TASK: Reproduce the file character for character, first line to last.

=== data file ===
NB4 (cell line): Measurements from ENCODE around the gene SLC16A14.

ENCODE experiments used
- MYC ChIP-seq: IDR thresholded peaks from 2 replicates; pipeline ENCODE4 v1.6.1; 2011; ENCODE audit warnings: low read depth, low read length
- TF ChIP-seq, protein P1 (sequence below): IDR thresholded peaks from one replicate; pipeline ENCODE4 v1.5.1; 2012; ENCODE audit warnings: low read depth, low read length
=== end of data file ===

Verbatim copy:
NB4 (cell line): Measurements from ENCODE around the gene SLC16A14.

ENCODE experiments used
- MYC ChIP-seq: IDR thresholded peaks from 2 replicates; pipeline ENCODE4 v1.6.1; 2011; ENCODE audit warnings: low read depth, low read length
- TF ChIP-seq, protein P1 (sequence below): IDR thresholded peaks from one replicate; pipeline ENCODE4 v1.5.1; 2012; ENCODE audit warnings: low read depth, low read length